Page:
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Eyeless Shrimp and Fish With Tumors: The Horrific Consequences of BP's Spill

Despite mounting environmental and health consequences, not to mention the death of 11 workers, no executives have received jail time.

Almost two full years after the BP oil spill, a panel of experts gathered at the 17th annual Tulane Environmental Law Summit, to present the continuing impacts of the BP Oil Spill. That spill began with the April 20th, 2010 explosion of the Deepwater Horizon drilling unit used by BP 40 miles off the Louisiana coast. Eleven men lost their lives. The resulting spill of oil into the Gulf of Mexico stands as the largest oil spill in U.S. history and the second largest environmental disaster in this country to date besides the nearly decade-long Dust Bowl of the 1930s. Scientists at the summit presented recent photographs of shrimp with no eyes and fish with cancerous tumors born long after the gulf was declared "safe" for fishing.

It turns out that testing water and fish flesh under the surface oil after the spill was not very telling about long term impacts as oil and water don't mix and the chronic, toxic impacts were delayed until long after BP was put in charge of the "clean up." When BP sprayed chemical dispersants containing a slew of toxic heavy metals including arsenic, the oil didn't magically disappear. It sank into the sediment. Disturbingly, the allowable levels set by the government for the toxins in our seafood are based on health impacts for a 176 pound adult eating less than 2 medium shrimp a day. The testing is for 1 chemical out of a crude oil mixture containing thousands of chemicals. No synergistic effects are considered. This in no way protects children, fetuses, people who weigh less than 176 pounds or anyone who eats seafood on a daily basis like the folks here on the Gulf Coast.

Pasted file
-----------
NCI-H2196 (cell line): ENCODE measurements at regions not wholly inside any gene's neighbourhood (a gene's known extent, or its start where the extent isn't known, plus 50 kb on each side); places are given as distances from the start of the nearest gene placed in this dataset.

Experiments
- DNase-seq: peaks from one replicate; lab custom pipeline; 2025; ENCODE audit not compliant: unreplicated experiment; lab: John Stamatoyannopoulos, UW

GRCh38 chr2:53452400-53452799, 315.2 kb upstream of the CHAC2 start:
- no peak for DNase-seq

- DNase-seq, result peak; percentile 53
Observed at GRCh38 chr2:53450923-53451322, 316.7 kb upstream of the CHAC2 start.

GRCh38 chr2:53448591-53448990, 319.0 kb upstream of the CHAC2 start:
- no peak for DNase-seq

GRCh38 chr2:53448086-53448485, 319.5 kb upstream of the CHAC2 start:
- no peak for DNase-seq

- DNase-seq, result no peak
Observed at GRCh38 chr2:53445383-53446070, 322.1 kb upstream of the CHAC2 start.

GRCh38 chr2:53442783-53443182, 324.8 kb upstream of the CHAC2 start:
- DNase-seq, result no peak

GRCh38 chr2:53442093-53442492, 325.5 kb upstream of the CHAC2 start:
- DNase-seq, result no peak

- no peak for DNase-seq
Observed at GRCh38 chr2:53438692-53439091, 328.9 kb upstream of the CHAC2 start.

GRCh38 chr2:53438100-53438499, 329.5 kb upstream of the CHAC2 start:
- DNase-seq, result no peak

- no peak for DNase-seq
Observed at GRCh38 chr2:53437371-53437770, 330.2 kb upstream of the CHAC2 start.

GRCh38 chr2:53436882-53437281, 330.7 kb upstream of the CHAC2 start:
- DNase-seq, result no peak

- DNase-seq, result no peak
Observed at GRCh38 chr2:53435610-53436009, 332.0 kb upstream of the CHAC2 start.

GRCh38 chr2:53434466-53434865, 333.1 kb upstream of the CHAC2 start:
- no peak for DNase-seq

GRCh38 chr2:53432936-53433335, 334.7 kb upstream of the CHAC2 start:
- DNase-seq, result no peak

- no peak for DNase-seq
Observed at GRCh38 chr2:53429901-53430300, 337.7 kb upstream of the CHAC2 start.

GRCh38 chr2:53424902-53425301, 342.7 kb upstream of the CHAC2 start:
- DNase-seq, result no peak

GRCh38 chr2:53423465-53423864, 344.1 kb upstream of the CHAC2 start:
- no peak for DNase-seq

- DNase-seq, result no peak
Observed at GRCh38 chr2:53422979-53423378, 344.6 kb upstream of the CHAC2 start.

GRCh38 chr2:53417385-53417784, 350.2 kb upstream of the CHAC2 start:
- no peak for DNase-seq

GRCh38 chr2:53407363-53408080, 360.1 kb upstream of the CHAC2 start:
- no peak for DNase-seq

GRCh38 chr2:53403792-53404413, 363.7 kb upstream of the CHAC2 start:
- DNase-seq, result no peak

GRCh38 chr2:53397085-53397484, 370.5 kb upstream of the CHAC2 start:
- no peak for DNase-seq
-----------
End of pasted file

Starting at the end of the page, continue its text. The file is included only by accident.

Dr. Andrew Whitehead, Ph.D., Associate Professor, Department of Biological Sciences, Louisiana State University, who is studying the BP spill and has reviewed much of the scientific studies of the Exxon Valdez spill, explained that stock declines of species may take several years to develop as reproduction is impacted in successive generations and across species. The Exxon Valdez spill is now known to be responsible for the decline of many species, including marine mammals, marine birds, and fishes such as pink salmon and herring. Though we have a take on the immediate acute impacts of the BP spill on animals caught in the oil, the chronic ultimate impacts of the BP spill are still unknown. But we do know that the killifish, the most abundant forage fish for the bigger fish in Gulf coast marshes, are being affected. Fish from oiled marshes show signs of direct toxicity and reproductive impairment. Dr. Whitehead's experiments involving exposures to oiled sediments, done in collaboration with colleague Dr. Fernando Galvez, show that killifish embryos are taking longer to develop or don't hatch at all. They are being born with malformed hearts and hearts that may not function properly when they mature. And as the impacts from the spill on the fish bioaccumulate and propagate across generations, liability is harder to prove without good and strategic scientific study that sadly is harder to fund.

But some impacts are being felt now, especially for sediment dwelling seafood. Current reports from fisherman up and down the coast are startling. The oyster harvest for 2010 was the worst in more than four decades and oystermen continue to report catches down as much as 75 percent. Crab catches are in steep decline. Brown shrimp production is down two-thirds. And the white shrimp season was even worse, leading to descriptions of "worst in memory" and "nonexistent." This from the region that before the spill provided 40% of the nation's seafood.

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